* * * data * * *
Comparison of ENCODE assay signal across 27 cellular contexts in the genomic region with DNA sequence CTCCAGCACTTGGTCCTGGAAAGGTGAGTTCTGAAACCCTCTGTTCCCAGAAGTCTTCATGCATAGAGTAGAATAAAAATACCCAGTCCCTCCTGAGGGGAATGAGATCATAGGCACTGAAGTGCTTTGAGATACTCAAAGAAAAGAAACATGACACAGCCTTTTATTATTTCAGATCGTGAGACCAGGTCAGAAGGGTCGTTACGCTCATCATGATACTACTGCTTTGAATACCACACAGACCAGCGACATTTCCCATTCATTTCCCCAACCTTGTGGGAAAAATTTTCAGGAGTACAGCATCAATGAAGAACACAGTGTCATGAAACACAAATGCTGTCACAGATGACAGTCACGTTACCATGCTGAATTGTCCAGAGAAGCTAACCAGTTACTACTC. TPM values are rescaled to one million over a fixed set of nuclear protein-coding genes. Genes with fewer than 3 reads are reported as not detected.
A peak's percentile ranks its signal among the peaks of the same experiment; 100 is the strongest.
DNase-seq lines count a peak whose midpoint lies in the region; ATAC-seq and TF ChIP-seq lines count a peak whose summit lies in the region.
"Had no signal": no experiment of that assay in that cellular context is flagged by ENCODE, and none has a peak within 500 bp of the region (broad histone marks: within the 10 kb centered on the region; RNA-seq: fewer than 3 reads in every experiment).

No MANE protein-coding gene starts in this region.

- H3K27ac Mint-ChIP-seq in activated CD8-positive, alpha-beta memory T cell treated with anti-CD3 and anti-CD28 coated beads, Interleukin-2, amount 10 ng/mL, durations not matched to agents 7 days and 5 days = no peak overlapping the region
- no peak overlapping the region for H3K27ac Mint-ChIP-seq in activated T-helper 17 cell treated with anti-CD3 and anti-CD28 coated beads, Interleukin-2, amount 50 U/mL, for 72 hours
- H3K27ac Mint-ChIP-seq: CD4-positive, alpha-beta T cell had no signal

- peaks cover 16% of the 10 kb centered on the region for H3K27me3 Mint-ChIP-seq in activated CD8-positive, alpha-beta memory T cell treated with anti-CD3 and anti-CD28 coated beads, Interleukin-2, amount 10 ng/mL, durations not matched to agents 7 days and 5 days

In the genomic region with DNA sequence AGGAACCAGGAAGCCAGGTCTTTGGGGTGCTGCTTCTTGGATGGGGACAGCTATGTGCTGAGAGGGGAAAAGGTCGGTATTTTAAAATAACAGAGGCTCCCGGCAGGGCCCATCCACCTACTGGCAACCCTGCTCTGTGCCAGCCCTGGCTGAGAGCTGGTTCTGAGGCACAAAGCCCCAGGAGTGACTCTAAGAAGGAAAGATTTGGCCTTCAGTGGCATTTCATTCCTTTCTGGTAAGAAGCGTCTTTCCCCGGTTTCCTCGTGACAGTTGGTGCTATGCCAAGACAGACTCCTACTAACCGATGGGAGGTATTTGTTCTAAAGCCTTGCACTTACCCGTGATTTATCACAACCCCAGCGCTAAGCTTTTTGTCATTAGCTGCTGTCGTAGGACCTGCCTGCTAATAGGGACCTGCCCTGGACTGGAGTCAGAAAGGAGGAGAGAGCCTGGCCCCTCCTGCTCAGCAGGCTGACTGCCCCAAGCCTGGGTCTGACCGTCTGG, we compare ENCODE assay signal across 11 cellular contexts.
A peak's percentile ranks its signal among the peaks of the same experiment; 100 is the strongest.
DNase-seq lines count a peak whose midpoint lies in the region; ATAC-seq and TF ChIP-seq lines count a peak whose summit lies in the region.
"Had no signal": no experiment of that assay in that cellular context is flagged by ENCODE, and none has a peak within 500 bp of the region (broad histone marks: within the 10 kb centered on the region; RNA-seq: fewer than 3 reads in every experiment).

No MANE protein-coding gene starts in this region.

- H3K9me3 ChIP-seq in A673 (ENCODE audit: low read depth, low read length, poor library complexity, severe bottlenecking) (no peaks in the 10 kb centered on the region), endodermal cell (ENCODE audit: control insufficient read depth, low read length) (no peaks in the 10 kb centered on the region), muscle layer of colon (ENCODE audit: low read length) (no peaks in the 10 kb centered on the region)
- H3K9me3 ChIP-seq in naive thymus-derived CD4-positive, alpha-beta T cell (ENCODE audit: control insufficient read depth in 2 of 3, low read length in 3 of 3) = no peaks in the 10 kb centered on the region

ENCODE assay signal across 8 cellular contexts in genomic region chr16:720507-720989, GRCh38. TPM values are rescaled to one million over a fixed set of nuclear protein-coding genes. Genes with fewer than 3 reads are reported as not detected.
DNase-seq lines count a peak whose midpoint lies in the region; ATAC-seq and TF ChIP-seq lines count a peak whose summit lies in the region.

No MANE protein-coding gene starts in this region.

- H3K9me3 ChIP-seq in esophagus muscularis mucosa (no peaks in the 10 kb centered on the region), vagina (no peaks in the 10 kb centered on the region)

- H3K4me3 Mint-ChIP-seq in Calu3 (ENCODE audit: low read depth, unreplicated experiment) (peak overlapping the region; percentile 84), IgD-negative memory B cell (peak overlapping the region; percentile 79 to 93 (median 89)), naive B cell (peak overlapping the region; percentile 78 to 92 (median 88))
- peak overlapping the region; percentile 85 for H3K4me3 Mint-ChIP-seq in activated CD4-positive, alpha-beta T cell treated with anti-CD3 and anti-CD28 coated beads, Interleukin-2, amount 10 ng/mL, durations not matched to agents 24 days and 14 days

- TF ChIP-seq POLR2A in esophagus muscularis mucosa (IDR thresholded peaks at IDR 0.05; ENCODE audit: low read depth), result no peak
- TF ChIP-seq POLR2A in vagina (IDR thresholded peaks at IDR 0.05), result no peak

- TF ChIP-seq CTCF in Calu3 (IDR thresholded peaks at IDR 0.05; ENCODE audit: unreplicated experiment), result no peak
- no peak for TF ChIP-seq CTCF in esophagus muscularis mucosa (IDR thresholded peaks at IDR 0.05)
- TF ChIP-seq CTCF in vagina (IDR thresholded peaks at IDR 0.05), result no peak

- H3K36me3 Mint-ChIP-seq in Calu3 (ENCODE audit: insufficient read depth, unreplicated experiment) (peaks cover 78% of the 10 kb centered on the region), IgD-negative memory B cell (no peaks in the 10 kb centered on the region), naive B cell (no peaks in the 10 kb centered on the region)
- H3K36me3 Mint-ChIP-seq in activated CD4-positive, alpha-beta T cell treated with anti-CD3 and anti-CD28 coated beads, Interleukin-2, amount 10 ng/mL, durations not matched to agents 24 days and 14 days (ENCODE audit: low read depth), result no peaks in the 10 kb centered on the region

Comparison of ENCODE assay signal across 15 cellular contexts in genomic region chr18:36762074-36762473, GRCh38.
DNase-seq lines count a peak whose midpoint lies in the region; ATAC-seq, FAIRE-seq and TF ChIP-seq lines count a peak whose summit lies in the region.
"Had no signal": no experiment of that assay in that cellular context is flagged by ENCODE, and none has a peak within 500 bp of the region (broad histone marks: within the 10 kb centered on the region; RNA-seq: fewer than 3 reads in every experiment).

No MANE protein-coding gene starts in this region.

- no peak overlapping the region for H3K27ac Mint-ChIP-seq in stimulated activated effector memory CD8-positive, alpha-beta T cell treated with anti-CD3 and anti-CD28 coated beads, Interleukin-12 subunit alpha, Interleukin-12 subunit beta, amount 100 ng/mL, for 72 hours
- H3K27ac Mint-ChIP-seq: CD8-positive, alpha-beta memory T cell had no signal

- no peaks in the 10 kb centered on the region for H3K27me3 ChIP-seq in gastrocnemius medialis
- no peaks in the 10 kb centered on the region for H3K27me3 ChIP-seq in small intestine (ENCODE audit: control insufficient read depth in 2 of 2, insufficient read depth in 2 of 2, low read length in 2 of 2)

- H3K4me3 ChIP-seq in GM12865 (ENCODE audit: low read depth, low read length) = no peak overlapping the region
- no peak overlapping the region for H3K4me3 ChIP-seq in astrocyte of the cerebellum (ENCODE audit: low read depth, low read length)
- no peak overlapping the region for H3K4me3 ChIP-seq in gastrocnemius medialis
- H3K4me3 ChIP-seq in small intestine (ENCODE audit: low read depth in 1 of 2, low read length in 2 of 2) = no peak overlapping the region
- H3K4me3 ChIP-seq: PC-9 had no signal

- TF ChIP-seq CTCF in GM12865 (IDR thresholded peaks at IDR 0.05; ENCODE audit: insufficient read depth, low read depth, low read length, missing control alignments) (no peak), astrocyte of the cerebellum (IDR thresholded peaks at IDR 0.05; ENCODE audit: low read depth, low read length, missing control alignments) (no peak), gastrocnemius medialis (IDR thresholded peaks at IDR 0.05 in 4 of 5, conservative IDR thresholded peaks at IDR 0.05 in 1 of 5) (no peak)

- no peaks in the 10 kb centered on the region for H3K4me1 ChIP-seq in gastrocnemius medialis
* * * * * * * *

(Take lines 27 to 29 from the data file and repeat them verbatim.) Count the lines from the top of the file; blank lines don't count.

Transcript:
- TF ChIP-seq CTCF in vagina (IDR thresholded peaks at IDR 0.05), result no peak

- H3K36me3 Mint-ChIP-seq in Calu3 (ENCODE audit: insufficient read depth, unreplicated experiment) (peaks cover 78% of the 10 kb centered on the region), IgD-negative memory B cell (no peaks in the 10 kb centered on the region), naive B cell (no peaks in the 10 kb centered on the region)
- H3K36me3 Mint-ChIP-seq in activated CD4-positive, alpha-beta T cell treated with anti-CD3 and anti-CD28 coated beads, Interleukin-2, amount 10 ng/mL, durations not matched to agents 24 days and 14 days (ENCODE audit: low read depth), result no peaks in the 10 kb centered on the region